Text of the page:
Tell-All Book About Sarah Palin Sheds Doubt on Former Aide's Christian Values

A former aide to Sarah Palin says his tell-all book is the story of his spiritual journey as a backslidden Christian and family man. But the book seems to carry a judgmental tone towards the former Alaskan governor whom he says needs to "own" her indiscretions.

Frank Bailey, once a part of Palin's staff, said releasing his tell-all book, Blind Allegiance to Sarah Palin, Tuesday is a healing experience.

Once publicly embroiled in a scandal over the firing of Palin's ex-brother-in-law, Bailey said he made a lot of mistakes as an aide and did things he is not proud of. He details those misdeeds in the book as a precautionary tale of sorts.

In the book, Bailey writes that he let his aspirations for Palin as a reformer against a corrupt political landscape get the best of him. Looking back on it, Bailey said he strayed away from his Christian faith while working with Palin. The book, he noted, is a warning to others.

"There are a lot of things that I'm not proud of that I talked about ... about myself," he told The Christian Post of his experience. "There were things that I later came to believe that I should not have been a part of, things that I took way too far, hurtful things to other people."

The author told CP that he "take[s] full responsibility" for his actions. However, his book also chastises Palin whom he says changed after receiving media attention into a politician who cut corners to get ahead and told supporters one thing and did another thing.

When Bailey met Palin in 2005-2006, she was a "fresh-faced" candidate who was not afraid to roll up her sleeves alongside common folks and to speak with them plainly and honestly. In the beginning, he said he had high hopes in Palin as a gubernatorial candidate. That hope led Bailey to leave his life as a stay-at-home dad and become a volunteer in her campaign. He said they had very little money to work with, but they successfully won the primary and later the general election.

However, as Palin began to garner media attention, he began neglecting his wife and children to devote himself to her political career.

"I shed all of my family commitment and everything to basically put to this one person I basically put on a pedestal," he said.

He turned his career with Palin into an idol and began to do things such as bashing candidates with made-up blog names and manipulating online polls in Palin's favor.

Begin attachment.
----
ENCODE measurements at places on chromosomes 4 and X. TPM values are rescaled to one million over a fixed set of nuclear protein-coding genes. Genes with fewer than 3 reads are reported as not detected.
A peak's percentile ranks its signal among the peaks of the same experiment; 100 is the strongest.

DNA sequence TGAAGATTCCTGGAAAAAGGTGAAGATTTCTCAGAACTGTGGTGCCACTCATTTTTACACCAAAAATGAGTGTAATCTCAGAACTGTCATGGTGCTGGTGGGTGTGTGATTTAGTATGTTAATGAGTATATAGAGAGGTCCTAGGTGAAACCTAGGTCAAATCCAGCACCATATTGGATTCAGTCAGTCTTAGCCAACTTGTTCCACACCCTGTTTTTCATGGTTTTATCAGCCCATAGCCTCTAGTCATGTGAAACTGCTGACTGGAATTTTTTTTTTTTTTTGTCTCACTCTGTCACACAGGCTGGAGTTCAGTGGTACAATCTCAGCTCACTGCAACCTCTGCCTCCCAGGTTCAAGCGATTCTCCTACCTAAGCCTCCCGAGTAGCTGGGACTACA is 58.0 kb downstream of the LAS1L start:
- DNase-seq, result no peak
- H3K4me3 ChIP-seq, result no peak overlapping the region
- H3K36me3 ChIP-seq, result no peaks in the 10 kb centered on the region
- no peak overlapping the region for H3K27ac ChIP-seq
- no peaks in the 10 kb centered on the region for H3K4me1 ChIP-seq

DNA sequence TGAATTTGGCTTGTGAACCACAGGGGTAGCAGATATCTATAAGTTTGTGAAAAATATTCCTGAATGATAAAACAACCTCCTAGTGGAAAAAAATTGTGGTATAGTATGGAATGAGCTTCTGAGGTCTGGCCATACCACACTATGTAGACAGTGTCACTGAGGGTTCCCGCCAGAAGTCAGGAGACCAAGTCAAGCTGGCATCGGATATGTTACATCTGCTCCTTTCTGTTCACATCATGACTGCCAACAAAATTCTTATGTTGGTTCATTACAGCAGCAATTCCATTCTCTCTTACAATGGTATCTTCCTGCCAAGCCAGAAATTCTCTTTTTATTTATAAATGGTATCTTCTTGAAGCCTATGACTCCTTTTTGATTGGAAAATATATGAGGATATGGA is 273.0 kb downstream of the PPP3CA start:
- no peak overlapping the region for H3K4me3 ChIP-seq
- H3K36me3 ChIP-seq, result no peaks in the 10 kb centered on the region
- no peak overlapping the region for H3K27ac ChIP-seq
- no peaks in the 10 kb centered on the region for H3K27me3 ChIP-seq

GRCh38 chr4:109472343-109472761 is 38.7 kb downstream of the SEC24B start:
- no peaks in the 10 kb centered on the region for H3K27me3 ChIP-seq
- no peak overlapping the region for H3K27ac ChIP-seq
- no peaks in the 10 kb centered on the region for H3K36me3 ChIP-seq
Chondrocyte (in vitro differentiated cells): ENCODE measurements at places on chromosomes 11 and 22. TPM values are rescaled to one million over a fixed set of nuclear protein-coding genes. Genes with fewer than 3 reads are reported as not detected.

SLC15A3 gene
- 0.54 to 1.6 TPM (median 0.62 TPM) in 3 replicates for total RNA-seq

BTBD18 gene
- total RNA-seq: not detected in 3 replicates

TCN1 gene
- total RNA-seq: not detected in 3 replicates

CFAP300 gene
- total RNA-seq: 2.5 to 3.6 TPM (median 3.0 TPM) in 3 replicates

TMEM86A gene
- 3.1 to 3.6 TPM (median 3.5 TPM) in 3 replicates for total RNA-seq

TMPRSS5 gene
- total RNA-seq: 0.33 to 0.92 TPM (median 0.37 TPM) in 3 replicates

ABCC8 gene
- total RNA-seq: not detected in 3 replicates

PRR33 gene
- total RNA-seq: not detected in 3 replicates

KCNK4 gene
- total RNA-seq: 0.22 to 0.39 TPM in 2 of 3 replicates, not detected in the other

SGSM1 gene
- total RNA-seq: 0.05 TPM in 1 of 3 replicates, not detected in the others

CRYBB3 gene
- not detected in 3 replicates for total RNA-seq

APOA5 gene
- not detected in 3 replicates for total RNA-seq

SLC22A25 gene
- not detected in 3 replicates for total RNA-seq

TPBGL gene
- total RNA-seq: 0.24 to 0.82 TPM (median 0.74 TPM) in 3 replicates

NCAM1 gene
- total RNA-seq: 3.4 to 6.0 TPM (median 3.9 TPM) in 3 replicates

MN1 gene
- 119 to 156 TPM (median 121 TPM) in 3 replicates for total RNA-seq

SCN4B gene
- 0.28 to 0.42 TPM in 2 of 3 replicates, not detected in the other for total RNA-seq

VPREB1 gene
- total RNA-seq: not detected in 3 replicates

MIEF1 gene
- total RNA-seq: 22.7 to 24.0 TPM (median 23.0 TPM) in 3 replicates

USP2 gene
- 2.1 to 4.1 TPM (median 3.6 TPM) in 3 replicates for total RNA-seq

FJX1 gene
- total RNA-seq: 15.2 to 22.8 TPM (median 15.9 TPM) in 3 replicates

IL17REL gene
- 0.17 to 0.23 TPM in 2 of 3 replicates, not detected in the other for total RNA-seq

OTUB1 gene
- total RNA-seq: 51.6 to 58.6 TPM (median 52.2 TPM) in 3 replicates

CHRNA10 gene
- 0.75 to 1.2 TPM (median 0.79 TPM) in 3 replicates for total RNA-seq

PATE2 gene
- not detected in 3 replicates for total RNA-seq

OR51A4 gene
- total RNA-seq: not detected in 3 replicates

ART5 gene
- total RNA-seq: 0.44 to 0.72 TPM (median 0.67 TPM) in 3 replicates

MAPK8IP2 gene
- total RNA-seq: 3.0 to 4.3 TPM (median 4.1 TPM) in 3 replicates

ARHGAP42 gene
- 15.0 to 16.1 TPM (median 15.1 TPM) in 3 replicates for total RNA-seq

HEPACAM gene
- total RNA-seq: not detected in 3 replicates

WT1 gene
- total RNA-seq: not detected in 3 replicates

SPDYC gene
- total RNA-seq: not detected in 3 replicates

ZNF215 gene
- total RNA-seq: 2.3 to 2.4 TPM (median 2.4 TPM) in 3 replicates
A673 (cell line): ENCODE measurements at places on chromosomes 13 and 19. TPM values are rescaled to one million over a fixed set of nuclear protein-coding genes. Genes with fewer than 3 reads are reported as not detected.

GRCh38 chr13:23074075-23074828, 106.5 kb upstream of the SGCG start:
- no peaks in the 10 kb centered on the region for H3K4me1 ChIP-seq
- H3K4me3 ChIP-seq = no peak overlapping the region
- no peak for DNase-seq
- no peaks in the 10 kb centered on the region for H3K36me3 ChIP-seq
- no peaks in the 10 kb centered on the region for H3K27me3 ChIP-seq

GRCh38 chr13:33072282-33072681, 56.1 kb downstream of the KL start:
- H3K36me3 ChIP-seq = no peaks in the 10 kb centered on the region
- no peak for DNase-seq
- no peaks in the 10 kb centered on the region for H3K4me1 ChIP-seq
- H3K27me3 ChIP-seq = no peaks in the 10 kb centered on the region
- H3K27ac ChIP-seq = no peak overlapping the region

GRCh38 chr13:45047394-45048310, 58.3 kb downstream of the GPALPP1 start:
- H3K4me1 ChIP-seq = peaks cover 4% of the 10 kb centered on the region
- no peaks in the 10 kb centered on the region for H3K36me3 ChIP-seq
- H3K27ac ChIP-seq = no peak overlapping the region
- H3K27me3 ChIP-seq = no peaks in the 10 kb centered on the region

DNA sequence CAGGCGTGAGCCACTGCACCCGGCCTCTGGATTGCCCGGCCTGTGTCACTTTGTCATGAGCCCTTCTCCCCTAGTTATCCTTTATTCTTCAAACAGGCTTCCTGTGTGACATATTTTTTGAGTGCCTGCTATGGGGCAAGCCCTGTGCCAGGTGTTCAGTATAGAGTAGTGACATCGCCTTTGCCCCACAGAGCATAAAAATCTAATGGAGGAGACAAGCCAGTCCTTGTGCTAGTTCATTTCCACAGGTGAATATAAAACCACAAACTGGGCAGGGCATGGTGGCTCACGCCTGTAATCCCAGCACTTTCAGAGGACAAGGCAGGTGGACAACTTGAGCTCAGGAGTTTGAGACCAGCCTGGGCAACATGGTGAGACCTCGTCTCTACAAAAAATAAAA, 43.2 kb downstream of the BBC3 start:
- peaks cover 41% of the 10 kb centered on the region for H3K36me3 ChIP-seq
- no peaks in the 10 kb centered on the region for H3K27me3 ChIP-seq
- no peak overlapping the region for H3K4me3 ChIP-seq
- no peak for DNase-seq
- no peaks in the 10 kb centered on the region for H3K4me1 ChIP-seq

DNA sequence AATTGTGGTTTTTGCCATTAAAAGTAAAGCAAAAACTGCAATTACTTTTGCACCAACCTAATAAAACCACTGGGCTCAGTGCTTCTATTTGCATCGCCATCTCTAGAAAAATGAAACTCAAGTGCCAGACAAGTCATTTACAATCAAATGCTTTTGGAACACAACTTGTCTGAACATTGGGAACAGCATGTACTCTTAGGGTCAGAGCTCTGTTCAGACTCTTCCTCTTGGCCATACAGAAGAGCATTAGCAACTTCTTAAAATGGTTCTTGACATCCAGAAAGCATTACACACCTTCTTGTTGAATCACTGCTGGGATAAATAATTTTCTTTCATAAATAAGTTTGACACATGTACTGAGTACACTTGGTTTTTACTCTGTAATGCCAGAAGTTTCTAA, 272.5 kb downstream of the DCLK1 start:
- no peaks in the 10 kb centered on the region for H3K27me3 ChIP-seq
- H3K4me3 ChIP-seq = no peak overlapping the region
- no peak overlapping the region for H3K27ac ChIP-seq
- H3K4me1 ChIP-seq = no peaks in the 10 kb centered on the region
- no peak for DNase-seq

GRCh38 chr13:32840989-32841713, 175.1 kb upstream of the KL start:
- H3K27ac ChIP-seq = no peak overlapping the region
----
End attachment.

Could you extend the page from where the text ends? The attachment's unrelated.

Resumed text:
According to Bailey, Palin was aware of what he was doing and even sent him the polls so that he could rig them. Palin also did things that were illegal and dishonest, he claimed.

During the investigation of Palin's alleged firing of a police commissioner because he wouldn't fire the trooper who had bitterly divorced her sister, Bailey said, "I sat in her office [with] other cabinet members and told her flat out I have being talking to the department of public safety about your brother-in-law," he said.

He said Palin then released a press release the next day saying that she had no knowledge of Bailey's involvement in the firing.

"That was flat out dishonest and put me in an awkward spot," Bailey said of Palin's actions.

His message for Palin in his book is: "As I am doing daily, [she should] own it and to take a look in the mirror and try to find that person from 2005.”

“I believed she strayed far from who she was in 2005."

Bailey's political career ended in 2009 when Palin left office as governor.

He said he and his family were rescued by the church. He is now a small business owner with a few Alaska coffee shops. He is also a praise and worship leader in the non-denominational Rabbit Creek Community Church in Anchorage.

Some conservatives have already begun to question Bailey's Christian character because of the nature of his tell-all memoir.

Gregory Gorski, a commenter on Sarah Palin’s Facebook fan page, wrote, "This Baily [sic] guy must have some personal issues to deal with. How do you 'shed your family' to work on a political campaign for a family oriented candidate? I guess the [money] was the driving force with this 'tell all' book."

Becky Dean Boyer wrote, "What a fine Christian example he's setting, using the framework of faith and the church to hurt a sister in Christ ... if he is indeed 'in Christ.'”

Responding to the comments, Bailey remarked, "People who say this is a disgruntled, sour grapes person. I would point them right to the book. Decide for yourself."

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